On Election Day last week, I asked five members of the UAA community five questions about how they voted. Each participant was also asked to predict election outcomes, then asked to reflect on election results the following day.
Grace Kubitz voted for Mark Begich (D) for governor, Alyse Galvin (D) for Congress, Matt Claman (D) for House District 21, Sam Cason (D) for Senate District K and “yes” on Ballot Measure 1.
Kubitz, who just moved back to Alaska after obtaining her undergraduate degree out of state, is currently pursuing a master’s in public administration at UAA. Kubitz, a supporter of Begich, explained that she was drawn to his platform largely by his support for women’s rights and a constitutional PFD.
“I think if Begich wins, it will be very close,” said Kubitz.
On local elections, Kubitz was also confident in Claman’s chances of being re-elected in the House but less hopeful about Cason’s bid for Senate District K.
After the election, Kubitz was disappointed.
“I was surprised at the margin at which [Dunleavy] won… I was also surprised at the low number of people who voted for Governor Walker,” she said. “I was expecting more votes to be lost there.”
Kubitz was also disappointed about the congressional race and Ballot Measure 1.
“Alaska has this obsession with Don Young… I don’t understand it, but I think that [Galvin] really gave him a [run] for his money and made him nervous, so that’s something,” she said.
“I think going up against oil companies and all the money that they have… I’m really not surprised,” Kubitz said about Ballot Measure 1.
On the new Dunleavy administration, Kubitz was unsure about the PFDs.
“I don’t think people are going to get the PFDs that they lost back… I think that will be a point of contention between the people and the new governor,” she said.
Jaydon Hodgson, a senior studying political science, voted for Begich, Galvin, Charles Kopp (R) for House District 24 and “no” on Ballot Measure 1.
Hodgson initially supported Gov. Walker before he dropped out of the race but ultimately voted for Begich.
Hodgson was drawn to Galvin by her platform on health care.
“I’ve interned in Congressman Young’s office… but I don’t really like that Don Young doesn’t look at nationalized health care policies like [Galvin] does,” he said.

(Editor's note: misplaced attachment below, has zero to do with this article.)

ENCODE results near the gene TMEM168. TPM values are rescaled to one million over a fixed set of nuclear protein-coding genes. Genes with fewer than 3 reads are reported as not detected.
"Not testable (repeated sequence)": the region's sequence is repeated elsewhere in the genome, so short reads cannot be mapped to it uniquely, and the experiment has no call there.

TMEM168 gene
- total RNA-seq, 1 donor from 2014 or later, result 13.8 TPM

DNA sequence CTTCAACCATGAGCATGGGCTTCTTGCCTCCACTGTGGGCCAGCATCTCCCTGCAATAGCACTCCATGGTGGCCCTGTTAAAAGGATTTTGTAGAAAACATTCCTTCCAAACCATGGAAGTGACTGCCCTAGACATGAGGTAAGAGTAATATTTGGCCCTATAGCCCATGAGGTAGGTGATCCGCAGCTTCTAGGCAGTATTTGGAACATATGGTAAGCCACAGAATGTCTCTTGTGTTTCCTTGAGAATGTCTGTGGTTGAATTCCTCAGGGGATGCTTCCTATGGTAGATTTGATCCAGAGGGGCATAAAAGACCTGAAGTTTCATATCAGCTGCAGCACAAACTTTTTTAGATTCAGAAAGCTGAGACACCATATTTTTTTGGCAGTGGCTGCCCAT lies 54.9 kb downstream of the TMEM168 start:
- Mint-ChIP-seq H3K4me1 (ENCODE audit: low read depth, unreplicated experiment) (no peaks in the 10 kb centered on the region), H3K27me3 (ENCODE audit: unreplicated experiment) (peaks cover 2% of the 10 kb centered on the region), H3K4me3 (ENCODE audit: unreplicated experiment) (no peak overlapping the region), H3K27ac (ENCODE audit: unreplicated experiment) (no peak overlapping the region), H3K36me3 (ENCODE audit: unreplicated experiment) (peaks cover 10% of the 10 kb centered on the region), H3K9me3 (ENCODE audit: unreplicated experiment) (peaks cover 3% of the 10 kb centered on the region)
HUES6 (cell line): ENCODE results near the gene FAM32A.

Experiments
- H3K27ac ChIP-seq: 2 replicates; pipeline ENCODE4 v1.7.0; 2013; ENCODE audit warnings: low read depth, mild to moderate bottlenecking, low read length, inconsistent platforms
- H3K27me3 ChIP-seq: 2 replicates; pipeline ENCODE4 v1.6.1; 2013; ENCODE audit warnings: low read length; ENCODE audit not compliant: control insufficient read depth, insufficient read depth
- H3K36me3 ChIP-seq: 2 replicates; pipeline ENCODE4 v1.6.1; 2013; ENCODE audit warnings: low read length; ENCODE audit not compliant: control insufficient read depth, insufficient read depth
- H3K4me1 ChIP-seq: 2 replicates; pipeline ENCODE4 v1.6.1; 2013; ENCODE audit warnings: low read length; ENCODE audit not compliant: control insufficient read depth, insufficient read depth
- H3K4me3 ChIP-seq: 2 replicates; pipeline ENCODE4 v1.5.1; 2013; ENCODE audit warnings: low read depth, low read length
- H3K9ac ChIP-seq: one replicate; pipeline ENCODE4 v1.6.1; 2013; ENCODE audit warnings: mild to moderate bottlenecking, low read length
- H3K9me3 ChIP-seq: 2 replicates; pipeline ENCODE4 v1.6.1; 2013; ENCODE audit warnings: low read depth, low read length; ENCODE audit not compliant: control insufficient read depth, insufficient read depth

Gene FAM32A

Hodgson supported Kopp in his re-election campaign for a few reasons.
“The main issue with the state this year is SB 91… [Kopp] was fairly bipartisan in [drafting] that legislation,” he said. “I liked that, and I like how he worked closely with Democrats on like a middle ground approach.”
Hodgson predicted Begich would win by a slim margin.
“I think it will be very narrow, like half and half,” he said.
Hodgson also predicted Galvin would beat Young.
“I really like Alyse Galvin. I’d be saddened if she lost, but I don’t think it’s going to be the end of the world,” Hodgson said.
When it came to Ballot Measure 1, Hodgson predicted the initiative would be “voted against heavily.”
After the election Hodgson shared his thoughts.
“I think it will be better for the Republican Party — the state itself possibly — because the Republicans control the State House, [Senate] and governorship… Basically, they can do what they want,” Hodgson said.
Hodgson was also not surprised by the failure of Ballot Measure 1.
“I think it lost because you had major money backing [the ‘no’ campaign]… That can’t be a coincidence there,” he said.
Yet, Hodgson is optimistic about the future.
“In two more years, [we] can elect people who are better. I don’t think it’s going to be terrible.”
Chaz Rivas voted for Mike Dunleavy (R) for governor, Don Young (R) for Congress, Connie Dougherty (R) for House District 23 and “no” on Ballot Measure 1.